Survival Caches and Resource Dispersal

This is an updated guide to survival caches and resource dispersal that we first shared way back in 2016. We update our guides to be more current and thorough as we learn more ourselves and have knowledgeable survivalists join our team.

Resource dispersal is an important part of prepping that is often underrated and overlooked. Between redundancies, caches, and bug out locations, you can improve your odds when the unknown and unthinkable is happening.

Kit Redundancy

We know prepping can be expensive. Multiple disaster kits and bug out bags may seem too costly to many preppers, but having duplicate kits stored in separate locations in your home can greatly improve your chances of survival. If the part of your home where all your preps are stored becomes compromised, the results could be disastrous- even for a prepper.

Even if you do not have redundant kits to due space or cost, splitting up the stores that you have can help. I know preppers that keep all their food stores in their garage. In the event of a hurricane, if a tree fell on that garage they would be ‘up the creek.’ Spreading out your storage areas is necessary to truly be prepared for the worst-case scenarios.

Survival Caches

Using caches for small or large survival gear is a great way to disperse your resources. Survival caches are the ultimate tool for resource dispersal because they are versatile and usable five feet from your home or 50 miles.

A good mid-size survival cache could be the difference maker in a SHTF situation. You can store ammunition, maps, personal information, money, and tools in a cache which all could provide aid when you need it most.

The Best Survival Cache

There are several types of containers you can use for survival caches. Typically, they are no bigger than a trunk- so there is a distinction between a cache and a buried bunker!
Some preppers choose to make their caches out of PVC, ammo cans, Altoid tins, or small pre-made geocaches. Our favorite caches are the MTM Survivor Dry Box (if you are looking for a smaller profile) or your typical 5-gallon bucket with a lid and some desiccant.

MTM Survivor Dry Box as the top pick in our survival cache review.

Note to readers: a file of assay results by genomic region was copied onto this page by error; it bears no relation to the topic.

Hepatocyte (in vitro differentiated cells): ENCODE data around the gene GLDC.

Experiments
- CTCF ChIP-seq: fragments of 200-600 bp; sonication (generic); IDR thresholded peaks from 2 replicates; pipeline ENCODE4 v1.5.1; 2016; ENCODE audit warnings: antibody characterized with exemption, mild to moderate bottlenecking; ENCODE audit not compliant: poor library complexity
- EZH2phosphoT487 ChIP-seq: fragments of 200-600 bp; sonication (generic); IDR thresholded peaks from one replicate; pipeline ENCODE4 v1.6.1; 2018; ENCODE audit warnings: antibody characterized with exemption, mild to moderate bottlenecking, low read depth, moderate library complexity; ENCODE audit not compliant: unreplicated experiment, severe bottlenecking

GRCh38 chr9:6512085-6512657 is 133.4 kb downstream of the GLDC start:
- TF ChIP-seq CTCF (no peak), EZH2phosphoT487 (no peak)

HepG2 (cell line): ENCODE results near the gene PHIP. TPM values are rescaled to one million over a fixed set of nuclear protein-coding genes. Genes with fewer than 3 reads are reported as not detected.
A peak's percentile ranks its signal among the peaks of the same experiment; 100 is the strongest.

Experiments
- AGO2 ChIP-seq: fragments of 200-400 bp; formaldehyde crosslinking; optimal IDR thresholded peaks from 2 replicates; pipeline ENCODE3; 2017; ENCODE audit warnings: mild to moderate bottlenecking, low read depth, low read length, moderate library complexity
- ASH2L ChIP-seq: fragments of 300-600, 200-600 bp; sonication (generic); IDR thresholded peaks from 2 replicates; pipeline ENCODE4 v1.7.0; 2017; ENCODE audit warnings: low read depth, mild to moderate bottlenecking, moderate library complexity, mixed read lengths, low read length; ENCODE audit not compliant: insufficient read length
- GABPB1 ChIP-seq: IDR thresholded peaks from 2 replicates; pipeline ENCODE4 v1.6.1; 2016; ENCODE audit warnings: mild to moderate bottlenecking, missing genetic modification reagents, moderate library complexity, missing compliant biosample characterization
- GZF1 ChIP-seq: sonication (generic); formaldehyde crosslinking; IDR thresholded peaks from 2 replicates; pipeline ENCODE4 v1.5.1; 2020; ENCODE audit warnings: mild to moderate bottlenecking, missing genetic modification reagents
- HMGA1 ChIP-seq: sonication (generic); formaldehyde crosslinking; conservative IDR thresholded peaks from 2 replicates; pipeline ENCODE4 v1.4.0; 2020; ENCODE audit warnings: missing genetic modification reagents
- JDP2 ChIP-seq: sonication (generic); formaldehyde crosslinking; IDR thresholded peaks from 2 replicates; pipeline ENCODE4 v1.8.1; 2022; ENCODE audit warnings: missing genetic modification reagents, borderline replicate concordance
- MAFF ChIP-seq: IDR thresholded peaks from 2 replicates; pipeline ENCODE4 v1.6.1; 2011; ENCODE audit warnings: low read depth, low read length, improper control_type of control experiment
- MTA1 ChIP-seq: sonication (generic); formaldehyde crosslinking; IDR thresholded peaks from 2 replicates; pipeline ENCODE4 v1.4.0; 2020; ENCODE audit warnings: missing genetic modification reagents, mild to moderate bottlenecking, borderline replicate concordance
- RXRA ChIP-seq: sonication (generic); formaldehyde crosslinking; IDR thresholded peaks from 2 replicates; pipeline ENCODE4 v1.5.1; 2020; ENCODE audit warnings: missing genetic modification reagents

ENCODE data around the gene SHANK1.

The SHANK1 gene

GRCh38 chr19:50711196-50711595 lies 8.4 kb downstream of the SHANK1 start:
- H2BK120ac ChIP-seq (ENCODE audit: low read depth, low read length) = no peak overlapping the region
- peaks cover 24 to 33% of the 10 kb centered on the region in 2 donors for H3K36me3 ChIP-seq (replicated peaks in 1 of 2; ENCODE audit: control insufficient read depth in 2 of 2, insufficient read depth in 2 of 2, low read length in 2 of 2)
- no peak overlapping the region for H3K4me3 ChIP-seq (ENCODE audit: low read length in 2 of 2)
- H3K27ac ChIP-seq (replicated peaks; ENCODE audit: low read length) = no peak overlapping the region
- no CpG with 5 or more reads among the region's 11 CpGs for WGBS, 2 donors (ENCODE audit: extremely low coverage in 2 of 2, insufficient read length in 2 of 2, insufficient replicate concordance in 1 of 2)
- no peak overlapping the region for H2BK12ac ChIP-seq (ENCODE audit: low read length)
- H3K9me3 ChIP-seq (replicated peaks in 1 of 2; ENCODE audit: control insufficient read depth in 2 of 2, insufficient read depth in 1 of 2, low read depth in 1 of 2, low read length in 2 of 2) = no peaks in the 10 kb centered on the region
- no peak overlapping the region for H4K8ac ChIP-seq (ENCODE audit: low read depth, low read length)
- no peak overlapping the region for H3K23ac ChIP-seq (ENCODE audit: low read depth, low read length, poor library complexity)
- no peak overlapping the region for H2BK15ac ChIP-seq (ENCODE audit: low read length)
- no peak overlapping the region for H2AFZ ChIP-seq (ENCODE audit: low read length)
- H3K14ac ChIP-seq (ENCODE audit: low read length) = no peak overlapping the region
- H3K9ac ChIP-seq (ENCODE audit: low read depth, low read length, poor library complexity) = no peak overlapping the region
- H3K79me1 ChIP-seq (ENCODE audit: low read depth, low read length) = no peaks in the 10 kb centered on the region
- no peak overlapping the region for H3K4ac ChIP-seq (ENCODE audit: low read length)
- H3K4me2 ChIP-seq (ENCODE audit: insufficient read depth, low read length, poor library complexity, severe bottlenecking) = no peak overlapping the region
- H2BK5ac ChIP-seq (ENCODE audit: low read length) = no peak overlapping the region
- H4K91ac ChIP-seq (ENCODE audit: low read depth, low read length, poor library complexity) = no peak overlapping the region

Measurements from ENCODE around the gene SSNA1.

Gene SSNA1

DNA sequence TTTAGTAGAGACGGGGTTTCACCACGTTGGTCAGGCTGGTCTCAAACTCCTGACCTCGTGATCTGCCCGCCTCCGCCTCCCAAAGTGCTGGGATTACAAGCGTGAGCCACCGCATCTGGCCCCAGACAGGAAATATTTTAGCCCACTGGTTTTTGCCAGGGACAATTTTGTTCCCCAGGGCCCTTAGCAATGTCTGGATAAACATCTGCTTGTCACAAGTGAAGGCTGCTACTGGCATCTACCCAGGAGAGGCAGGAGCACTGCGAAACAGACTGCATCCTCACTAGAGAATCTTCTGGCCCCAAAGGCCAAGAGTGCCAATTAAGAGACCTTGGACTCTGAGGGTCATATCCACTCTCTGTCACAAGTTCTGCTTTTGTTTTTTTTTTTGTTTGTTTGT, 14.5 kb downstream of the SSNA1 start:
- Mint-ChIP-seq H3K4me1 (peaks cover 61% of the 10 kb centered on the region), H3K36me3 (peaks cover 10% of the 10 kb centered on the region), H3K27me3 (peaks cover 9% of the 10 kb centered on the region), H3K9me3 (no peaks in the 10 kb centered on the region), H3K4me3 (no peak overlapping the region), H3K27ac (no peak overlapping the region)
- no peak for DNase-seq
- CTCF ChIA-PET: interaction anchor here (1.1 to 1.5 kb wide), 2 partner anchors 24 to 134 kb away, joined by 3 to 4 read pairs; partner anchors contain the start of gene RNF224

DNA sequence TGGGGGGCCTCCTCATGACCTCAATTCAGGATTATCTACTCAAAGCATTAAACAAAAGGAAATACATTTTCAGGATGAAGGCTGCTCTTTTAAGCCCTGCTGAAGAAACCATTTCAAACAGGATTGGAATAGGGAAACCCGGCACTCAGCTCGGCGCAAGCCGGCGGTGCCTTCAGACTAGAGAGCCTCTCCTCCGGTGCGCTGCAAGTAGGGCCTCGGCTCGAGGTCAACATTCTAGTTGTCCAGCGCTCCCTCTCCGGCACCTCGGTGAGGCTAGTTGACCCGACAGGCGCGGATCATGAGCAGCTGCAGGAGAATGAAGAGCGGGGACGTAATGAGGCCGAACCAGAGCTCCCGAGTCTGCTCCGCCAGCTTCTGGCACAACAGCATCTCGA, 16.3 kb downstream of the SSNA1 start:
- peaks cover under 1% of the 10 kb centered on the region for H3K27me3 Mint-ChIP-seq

5-Gallon Bucket as our budget pick in our utility bucket review.
Gamma2 Lid as the top reviewed pick for our gamma seal lid for 5-gallon buckets.

Where to Hide Your Cache

Bury or conceal the cache in an easily accessible location that is not visible or well-traveled, so you can avoid having someone loot your cache. Burying a cache in your yard may be an option as well, in case your home is compromised in a disaster or emergency.

Redundancy in caches can also help since you can easily set up several small caches for relatively cheap.

What to Put in a Survival Cache

When you design your survival caches, you’ll need to add redundant resources that won’t affect you drastically if you aren’t able to reach them. Make sure you stash some desiccant in the survival cache as well to prevent moisture build-up

Canadian Prepper (the top YouTube Prepping channel) does a good job of covering this topic:

BOLs (Bug Out Locations)

Having a bug out location with resources can greatly improve your ability to contend with geographic threats. Without at least one bug out location or multiple locations, you may find yourself hard-pressed to survive when a regional catastrophe occurs. While you can learn skills to become completely self-sufficient, resources are always good to have, and bug out locations can provide places to store those resources.

Many preppers turn to the wilderness away from many natural and man-made threats. Distance from nuclear plants, military facilities, as well as natural disaster history can be taken into consideration when selecting a location. BOLs don’t have to be cabins that you purchase in the backwoods- friend, and family locations in different geographic regions can work as well and do not require purchasing property. Be sure to have a conversation with them regarding what and how much you store at their location- and be sure to include them in your preps if they are not preppers on their own.

The Final Word

You may lose some stored preps since we cannot control every situation no matter how well prepared. The purpose of resource dispersal is to make it so only a fraction of your survivability is hurt from any one kit being destroyed.

Disperse your preps, and don’t put your eggs all in one basket– and survival caches are a great way to accomplish this.

Here are some other guides our subscribers have found useful:

Keep exploring, stay prepared, and be safe.

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Money in a mason jar being buried as a survival cache.

Rusty Collins

I am an engineer, Air Force veteran, emergency manager, husband, dad, and experienced prepper. I developed emergency and disaster plans around the globe and responded to many attacks and accidents as a HAZMAT technician. I have been exposed to deadly chemical agents, responded to biological incidents, and dealt with natural disasters. Check out my full story here: Rusty's Story

One thought on “Survival Caches and Resource Dispersal

  • great articles.thanks.


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